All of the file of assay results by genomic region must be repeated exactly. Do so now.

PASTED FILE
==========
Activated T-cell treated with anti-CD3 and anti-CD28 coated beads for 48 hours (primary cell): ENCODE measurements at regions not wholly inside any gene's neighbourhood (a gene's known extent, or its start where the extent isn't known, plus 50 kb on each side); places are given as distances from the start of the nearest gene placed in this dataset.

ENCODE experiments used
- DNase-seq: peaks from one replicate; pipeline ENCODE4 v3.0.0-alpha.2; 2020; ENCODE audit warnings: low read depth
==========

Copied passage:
Activated T-cell treated with anti-CD3 and anti-CD28 coated beads for 48 hours (primary cell): ENCODE measurements at regions not wholly inside any gene's neighbourhood (a gene's known extent, or its start where the extent isn't known, plus 50 kb on each side); places are given as distances from the start of the nearest gene placed in this dataset.

ENCODE experiments used
- DNase-seq: peaks from one replicate; pipeline ENCODE4 v3.0.0-alpha.2; 2020; ENCODE audit warnings: low read depth